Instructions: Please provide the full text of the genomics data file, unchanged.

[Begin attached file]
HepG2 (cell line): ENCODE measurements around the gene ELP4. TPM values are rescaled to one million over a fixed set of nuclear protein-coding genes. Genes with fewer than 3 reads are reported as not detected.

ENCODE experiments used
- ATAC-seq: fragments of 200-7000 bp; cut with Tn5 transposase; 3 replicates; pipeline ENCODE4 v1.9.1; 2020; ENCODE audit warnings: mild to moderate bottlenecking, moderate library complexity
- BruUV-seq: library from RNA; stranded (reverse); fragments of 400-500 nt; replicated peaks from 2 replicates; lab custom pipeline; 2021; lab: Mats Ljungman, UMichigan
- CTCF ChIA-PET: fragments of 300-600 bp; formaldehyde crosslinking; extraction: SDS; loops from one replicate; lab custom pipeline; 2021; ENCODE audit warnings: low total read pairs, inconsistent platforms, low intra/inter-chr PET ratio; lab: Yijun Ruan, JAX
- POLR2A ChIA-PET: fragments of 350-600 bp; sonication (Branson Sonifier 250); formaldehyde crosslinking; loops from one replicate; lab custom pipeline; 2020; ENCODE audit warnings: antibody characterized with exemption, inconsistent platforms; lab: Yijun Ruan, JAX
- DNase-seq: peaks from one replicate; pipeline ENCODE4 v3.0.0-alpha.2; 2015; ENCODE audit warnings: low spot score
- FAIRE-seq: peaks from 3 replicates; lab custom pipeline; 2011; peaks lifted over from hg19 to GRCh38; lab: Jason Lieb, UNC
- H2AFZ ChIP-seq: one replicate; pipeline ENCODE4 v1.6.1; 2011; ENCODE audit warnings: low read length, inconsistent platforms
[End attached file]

HepG2 (cell line): ENCODE measurements around the gene ELP4. TPM values are rescaled to one million over a fixed set of nuclear protein-coding genes. Genes with fewer than 3 reads are reported as not detected.

ENCODE experiments used
- ATAC-seq: fragments of 200-7000 bp; cut with Tn5 transposase; 3 replicates; pipeline ENCODE4 v1.9.1; 2020; ENCODE audit warnings: mild to moderate bottlenecking, moderate library complexity
- BruUV-seq: library from RNA; stranded (reverse); fragments of 400-500 nt; replicated peaks from 2 replicates; lab custom pipeline; 2021; lab: Mats Ljungman, UMichigan
- CTCF ChIA-PET: fragments of 300-600 bp; formaldehyde crosslinking; extraction: SDS; loops from one replicate; lab custom pipeline; 2021; ENCODE audit warnings: low total read pairs, inconsistent platforms, low intra/inter-chr PET ratio; lab: Yijun Ruan, JAX
- POLR2A ChIA-PET: fragments of 350-600 bp; sonication (Branson Sonifier 250); formaldehyde crosslinking; loops from one replicate; lab custom pipeline; 2020; ENCODE audit warnings: antibody characterized with exemption, inconsistent platforms; lab: Yijun Ruan, JAX
- DNase-seq: peaks from one replicate; pipeline ENCODE4 v3.0.0-alpha.2; 2015; ENCODE audit warnings: low spot score
- FAIRE-seq: peaks from 3 replicates; lab custom pipeline; 2011; peaks lifted over from hg19 to GRCh38; lab: Jason Lieb, UNC
- H2AFZ ChIP-seq: one replicate; pipeline ENCODE4 v1.6.1; 2011; ENCODE audit warnings: low read length, inconsistent platforms